When examining a record of the proceedings in the trial court, it is not only conceivable but probable that error would be detected. While it is the responsibility of the appellate court to ascertain if error has been committed, it is important that the error detected be weighed to determine whether such error is harmless or prejudicial. We find herein no such prejudicial error in the evidentiary rulings of the trial judge.

We are also cognizant that a trial judge should studiously seek to avoid commenting on evidence. However, after examining counsel's complaints as to specific statements of the trial judge, although we are of the opinion that the court did on more than one occasion comment on argument of counsel for the plaintiffs, these comments did not, in our opinion, constitute prejudicial error.

The trial judge at one point commented during plaintiffs' argument regarding a witness's testimony:
"This is not what he said. No question about that. And the jury knows it."
"Counsel may inadvertently not purposely misquote. I hope he is not purposely misquoting that."
"That is not correct. You are now skirting the law. I will eliminate that." (Reference is made to plaintiffs' argument concerning the application of res ipsa loquitur — judge charged res ipsa loquitur.)

Were we to conclude that the comments of the trial judge were prejudicial and that the jury's findings were contrary to the record, then we could with reason conclude that those comments might have led the jury to manifest error. On the other hand, when the record supports the verdict, then we cannot conclude the comments of the trial judge had any undue effect on the conclusions of the jury.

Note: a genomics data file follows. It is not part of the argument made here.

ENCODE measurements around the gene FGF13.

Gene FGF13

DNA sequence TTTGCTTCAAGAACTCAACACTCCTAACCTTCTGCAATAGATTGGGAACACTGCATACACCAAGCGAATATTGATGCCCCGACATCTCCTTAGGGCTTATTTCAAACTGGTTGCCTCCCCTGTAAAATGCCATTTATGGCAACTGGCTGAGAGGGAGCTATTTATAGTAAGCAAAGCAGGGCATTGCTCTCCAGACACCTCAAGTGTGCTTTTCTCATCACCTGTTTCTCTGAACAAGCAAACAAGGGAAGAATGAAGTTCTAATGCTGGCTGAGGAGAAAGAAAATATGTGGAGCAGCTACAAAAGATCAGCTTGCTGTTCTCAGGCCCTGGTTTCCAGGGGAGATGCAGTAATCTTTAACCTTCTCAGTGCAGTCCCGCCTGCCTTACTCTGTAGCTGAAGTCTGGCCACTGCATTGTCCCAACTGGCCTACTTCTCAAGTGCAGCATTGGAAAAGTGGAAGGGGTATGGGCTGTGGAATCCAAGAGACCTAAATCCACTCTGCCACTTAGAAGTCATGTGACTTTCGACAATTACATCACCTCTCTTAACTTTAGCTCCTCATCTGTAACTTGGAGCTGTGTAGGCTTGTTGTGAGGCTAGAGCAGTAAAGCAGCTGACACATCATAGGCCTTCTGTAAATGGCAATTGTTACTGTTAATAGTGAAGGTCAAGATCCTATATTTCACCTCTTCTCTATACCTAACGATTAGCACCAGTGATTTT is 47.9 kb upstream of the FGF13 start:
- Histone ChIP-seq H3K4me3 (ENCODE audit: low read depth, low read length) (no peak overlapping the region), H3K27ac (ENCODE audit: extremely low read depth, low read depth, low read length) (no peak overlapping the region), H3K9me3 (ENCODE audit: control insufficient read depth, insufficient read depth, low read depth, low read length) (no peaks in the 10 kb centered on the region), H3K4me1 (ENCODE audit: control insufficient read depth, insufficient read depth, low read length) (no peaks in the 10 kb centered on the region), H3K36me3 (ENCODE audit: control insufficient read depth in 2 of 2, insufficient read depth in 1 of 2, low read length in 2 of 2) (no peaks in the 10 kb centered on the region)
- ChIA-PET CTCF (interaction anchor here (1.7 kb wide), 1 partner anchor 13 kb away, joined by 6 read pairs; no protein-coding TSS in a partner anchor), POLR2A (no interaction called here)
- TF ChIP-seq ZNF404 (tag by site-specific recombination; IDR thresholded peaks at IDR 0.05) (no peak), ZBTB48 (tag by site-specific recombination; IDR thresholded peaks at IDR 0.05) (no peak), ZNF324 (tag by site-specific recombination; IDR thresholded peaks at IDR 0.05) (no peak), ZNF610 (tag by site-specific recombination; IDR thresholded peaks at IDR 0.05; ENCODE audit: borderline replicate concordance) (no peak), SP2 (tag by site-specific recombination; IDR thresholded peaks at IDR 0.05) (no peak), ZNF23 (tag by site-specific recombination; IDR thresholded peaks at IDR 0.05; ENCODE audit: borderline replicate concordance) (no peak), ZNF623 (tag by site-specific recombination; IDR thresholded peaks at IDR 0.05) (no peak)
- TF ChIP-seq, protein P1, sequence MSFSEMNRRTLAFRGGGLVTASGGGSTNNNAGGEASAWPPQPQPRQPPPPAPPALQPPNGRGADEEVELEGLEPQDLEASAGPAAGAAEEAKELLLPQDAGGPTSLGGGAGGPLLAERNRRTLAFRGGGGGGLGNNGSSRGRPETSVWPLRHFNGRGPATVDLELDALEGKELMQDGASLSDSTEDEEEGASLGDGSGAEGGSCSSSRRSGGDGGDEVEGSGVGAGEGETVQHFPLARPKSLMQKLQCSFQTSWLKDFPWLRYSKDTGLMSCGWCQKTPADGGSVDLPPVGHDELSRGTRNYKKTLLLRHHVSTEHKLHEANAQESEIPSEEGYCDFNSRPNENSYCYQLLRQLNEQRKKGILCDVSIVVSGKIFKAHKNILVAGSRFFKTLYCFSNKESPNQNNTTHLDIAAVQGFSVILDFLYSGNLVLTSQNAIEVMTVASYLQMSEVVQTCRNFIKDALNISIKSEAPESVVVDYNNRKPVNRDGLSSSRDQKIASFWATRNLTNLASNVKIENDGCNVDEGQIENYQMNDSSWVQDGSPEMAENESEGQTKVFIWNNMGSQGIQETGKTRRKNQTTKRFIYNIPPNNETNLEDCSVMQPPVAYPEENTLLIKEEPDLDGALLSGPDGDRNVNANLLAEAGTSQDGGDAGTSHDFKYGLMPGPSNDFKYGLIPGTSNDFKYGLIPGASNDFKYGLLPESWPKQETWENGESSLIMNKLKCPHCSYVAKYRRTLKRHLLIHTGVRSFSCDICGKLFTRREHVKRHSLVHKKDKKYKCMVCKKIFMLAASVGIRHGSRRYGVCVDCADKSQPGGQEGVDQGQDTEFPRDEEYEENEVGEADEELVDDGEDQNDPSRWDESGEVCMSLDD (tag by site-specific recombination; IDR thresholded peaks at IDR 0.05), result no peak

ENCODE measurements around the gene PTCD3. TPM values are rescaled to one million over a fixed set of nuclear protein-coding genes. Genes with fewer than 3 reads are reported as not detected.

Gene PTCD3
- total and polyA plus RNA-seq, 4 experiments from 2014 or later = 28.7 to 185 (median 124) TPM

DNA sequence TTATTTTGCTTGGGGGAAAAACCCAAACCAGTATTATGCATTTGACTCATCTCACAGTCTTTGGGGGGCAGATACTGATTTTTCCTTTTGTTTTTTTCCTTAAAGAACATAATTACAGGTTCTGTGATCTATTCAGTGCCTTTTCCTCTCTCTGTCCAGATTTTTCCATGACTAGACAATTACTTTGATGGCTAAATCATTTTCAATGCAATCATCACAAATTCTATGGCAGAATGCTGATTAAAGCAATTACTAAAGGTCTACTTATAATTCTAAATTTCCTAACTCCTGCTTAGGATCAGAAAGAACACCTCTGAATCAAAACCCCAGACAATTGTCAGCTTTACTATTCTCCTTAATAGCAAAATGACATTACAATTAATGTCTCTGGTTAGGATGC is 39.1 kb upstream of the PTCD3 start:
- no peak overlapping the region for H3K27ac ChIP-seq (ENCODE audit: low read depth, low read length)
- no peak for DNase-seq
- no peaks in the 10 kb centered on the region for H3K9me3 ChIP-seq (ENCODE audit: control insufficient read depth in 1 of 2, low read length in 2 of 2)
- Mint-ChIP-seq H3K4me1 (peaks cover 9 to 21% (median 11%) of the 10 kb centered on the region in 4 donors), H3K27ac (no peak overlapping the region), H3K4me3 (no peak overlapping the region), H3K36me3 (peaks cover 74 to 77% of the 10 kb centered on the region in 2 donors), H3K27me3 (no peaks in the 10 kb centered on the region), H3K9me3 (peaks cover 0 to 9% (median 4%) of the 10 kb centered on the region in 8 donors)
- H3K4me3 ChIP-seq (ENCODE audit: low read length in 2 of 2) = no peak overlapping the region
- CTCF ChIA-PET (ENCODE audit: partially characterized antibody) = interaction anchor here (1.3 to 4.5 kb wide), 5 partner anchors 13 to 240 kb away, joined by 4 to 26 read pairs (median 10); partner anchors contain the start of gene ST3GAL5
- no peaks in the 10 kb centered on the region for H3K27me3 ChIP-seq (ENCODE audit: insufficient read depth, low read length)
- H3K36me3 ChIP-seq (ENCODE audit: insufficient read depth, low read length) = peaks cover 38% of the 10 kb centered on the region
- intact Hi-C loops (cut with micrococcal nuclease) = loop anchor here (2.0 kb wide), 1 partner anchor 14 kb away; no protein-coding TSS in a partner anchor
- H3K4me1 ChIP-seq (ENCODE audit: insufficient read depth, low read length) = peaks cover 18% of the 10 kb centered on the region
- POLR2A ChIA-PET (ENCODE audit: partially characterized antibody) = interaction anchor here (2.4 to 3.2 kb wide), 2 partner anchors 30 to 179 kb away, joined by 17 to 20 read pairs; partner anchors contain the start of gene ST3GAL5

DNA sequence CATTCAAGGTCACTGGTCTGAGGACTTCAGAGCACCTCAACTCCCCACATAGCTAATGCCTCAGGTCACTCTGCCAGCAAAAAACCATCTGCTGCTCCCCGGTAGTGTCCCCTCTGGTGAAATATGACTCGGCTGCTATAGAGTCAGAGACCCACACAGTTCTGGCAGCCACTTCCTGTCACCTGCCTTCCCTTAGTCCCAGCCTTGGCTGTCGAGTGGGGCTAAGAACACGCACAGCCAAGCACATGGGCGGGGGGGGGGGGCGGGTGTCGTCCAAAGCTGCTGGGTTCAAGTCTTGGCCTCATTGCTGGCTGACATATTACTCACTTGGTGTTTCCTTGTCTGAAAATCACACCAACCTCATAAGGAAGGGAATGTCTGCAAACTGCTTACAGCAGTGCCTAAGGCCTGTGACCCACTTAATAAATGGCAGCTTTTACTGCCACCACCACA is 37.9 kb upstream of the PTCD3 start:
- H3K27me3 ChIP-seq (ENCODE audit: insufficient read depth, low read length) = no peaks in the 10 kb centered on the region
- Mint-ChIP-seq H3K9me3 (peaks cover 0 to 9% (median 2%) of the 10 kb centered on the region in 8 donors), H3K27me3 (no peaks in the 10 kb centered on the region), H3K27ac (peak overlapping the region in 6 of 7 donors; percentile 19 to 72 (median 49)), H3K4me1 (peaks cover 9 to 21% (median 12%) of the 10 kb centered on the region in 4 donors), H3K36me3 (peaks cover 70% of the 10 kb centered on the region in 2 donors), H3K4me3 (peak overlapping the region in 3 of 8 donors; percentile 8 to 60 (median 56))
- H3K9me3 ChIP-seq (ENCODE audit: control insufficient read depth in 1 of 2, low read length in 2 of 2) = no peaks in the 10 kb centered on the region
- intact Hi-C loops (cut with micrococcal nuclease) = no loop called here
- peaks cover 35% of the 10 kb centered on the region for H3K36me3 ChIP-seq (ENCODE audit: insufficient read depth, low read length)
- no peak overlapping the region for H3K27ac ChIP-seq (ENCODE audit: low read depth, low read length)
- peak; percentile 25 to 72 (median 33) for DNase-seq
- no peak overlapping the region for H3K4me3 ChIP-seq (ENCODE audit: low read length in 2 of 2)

The contention that the trial judge erroneously refused to give plaintiffs' requested charges to the jury is also without merit. There was a sound basis for refusal, i. e., either the charge was covered in the general charge, or the wording of the charge was changed or additions made to more accurately state to the jury the applicable law.

Plaintiffs additionally assert that the trial judge should not have given two of defendants' requested charges. The first of these stated: "A physician is not obligated to always be right in making a diagnosis. It is not malpractice to miss a diagnosis. Making a diagnosis is an act of professional judgment and may not be considered as an act of negligence. This is for you to decide." We find no error here, as the charge reflects the law.

Henry v. McCool, 239 So.2d 734 (La.App. 1st Cir. 1970); Leavell v. Alton Ochsner Medical Foundation, 201 F. Supp. 805 (E.D.La. 1962) and cases cited therein.

The other charge objected to stated that the jury must be guided by the views and opinions of experts as to whether the degree of care used is that which is ordinarily possessed and exercised by other pathologists in this community. Plaintiffs' counsel objected to the inclusion of the word "must". Granted, "must" is a strong word to use; however, we are of the opinion that this charge also reflects the status of the law and was thus properly given. Meyer v. St. Paul-Mercury Indemnity Co., 225 La. 618, 73 So.2d 781 (1953); Steinberg v. Indemnity Insurance Company of North America, 364 F.2d 266 (5th Cir. 1966).